"I’m still amazed at how unconcerned the middle classes are about all this 1984 stuff." I think a big part of it comes from the naive belief that everybody in power is nice, will always be nice, isn’t working to any agenda and isn’t utterly incompetent. So when tinfoil hat merchants like me said the terrorism laws would be abused, we were told “Don’t be so silly, dear”. And now, of course, the terrorism laws are used against nice anti-airport-expansion protesters. (Gary Marshall)
One needs to think realistically about what the motivations of those ostensibly providing services to individuals — but employed by and answerable to the state — actually are. Intervention is often predicated on the unexamined assumption that the motivations are no different than if the providers were remunerated directly by the customers. I ask myself: what incentives exist within the state education sector to transmit the same skills which the private sector does? Or to (e.g.) boost the morale of pupils? Especially if they allow themselves to play around with the criteria for success (i.e. exam engineering) in order to minimise, as far as possible, the evidence that the two systems produce a dramatic difference in outcomes. Incentives are relevant because I don't think one should have to rely on the goodwill of teachers. One wouldn't want to have to rely on the goodwill of a solicitor or an accountant, and I don't really see why different principles should apply to education or medicine. (me)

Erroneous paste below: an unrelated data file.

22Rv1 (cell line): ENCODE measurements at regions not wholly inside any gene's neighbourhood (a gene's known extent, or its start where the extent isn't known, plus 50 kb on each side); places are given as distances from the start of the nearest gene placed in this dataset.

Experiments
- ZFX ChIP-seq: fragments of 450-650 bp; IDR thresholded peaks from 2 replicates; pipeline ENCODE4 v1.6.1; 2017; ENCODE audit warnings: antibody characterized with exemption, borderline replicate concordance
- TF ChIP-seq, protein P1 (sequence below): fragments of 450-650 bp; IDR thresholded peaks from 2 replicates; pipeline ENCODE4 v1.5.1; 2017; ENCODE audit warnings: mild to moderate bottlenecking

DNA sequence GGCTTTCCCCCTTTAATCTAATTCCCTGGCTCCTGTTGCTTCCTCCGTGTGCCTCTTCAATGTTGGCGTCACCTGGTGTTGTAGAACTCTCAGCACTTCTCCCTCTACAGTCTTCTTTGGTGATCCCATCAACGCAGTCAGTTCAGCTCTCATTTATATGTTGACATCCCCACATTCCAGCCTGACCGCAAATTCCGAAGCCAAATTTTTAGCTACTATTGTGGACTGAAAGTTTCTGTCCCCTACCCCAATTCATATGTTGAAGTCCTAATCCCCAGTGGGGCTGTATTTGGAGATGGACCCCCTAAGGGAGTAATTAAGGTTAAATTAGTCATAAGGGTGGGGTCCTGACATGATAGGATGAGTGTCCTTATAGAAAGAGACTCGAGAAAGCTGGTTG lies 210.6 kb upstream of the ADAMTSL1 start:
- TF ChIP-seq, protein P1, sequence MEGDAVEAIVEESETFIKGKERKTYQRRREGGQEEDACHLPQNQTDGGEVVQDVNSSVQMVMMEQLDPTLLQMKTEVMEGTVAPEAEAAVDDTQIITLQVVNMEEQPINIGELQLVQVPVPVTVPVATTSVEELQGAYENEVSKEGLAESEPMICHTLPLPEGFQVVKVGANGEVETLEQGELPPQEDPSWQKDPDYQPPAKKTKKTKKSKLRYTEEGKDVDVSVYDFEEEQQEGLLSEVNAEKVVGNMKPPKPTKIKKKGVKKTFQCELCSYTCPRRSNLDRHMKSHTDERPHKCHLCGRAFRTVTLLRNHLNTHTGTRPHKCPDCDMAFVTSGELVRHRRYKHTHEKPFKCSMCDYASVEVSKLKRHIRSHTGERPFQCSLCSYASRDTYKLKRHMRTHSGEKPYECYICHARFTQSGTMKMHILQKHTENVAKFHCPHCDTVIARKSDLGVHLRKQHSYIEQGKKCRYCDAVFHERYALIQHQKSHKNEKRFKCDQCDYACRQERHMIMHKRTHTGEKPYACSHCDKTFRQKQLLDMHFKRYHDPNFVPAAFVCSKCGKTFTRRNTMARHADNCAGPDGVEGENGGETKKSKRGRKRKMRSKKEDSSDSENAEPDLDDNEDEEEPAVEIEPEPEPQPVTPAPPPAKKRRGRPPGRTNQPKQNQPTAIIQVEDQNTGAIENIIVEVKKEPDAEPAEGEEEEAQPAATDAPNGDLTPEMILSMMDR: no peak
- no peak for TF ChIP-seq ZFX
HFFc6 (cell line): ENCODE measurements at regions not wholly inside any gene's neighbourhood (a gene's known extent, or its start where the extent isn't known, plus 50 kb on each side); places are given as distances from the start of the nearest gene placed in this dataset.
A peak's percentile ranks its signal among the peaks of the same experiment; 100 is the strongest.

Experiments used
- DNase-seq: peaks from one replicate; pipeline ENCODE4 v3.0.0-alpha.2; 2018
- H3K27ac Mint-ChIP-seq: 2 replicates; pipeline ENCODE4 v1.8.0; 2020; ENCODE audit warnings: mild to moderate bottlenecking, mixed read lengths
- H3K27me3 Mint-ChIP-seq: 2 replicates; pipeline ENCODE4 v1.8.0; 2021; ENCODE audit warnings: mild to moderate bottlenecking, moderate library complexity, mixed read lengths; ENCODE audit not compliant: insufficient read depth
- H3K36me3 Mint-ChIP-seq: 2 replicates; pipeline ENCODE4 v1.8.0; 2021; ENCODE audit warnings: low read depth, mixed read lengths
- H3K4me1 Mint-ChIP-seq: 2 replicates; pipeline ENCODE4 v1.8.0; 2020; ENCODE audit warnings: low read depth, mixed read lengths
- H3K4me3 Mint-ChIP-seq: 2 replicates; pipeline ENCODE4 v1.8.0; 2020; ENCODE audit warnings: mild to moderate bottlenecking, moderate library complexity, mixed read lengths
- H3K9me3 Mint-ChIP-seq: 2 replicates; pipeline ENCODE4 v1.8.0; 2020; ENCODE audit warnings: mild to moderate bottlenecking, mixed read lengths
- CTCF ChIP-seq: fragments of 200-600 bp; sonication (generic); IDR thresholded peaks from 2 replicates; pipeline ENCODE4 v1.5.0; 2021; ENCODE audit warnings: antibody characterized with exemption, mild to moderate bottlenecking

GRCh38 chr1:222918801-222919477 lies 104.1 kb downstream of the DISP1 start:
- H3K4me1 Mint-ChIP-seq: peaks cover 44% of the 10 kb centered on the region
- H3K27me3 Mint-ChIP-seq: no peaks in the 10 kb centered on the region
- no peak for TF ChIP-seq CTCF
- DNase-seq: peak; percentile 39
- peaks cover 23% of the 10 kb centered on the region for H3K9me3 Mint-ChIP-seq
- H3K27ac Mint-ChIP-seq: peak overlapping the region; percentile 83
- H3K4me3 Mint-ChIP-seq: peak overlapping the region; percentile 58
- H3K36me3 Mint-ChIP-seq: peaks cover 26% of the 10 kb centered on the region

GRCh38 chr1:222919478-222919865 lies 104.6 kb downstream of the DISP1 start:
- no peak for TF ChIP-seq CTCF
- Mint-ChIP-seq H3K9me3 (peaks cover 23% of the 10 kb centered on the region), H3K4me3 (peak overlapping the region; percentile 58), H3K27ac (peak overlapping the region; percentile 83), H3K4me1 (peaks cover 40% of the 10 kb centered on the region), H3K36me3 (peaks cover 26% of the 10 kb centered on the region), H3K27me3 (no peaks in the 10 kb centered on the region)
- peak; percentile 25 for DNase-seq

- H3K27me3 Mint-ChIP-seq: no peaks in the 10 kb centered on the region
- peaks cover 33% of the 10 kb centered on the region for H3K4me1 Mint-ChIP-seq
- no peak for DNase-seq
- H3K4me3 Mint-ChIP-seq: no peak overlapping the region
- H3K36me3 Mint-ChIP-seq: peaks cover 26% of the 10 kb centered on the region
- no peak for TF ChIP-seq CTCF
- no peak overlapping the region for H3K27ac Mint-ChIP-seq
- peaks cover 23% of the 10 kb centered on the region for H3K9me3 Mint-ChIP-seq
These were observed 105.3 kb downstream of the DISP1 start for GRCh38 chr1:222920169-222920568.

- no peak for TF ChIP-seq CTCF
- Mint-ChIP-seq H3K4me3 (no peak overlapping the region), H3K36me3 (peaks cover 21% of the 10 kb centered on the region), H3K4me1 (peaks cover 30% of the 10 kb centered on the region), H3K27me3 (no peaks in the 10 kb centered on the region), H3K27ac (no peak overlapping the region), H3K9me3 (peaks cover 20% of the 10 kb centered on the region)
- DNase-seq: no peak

By contrast, we have Stephen Dorrell advocating the current Conservative position on the state professions, which is, apparently, to allow them to go back to running themselves. Trying to control them through targets etc. has "brought short-term benefits" (if the numbers are taken at face value, that is) but "brings the inevitable long-term consequence that discretion is drained from professional structures and centralised in the hands of interventionist ministers."

True, but, in a collectivised system without consumer power, is discretion in the hands of practitioners necessarily any better for patients than discretion in the hands of ministers? Mr Dorrell seems to think so.

The case for strong and independent professions is not the case for a return to the status quo ante. It is the case for challenging the professions to accept their responsibilities — to acknowledge that they, and they alone, are able to ensure the reality of public service excellence matches the rhetoric. ...

It is the essence of good social policy that we should ensure individuals accept responsibility for their actions and are enabled to make the most substantial contribution of which they are capable to the society in which they live.

Which, to my mind, shows just how prone to misuse the concept of 'individualism' has become, if it can be invoked to justify more power for doctors.

(1) This account is post-communism, but represents a legacy from the Ceau┼čescu regime. Conditions before 1989 were often worse than this.
(2) Steven Miles, in an interview with DemocracyNow.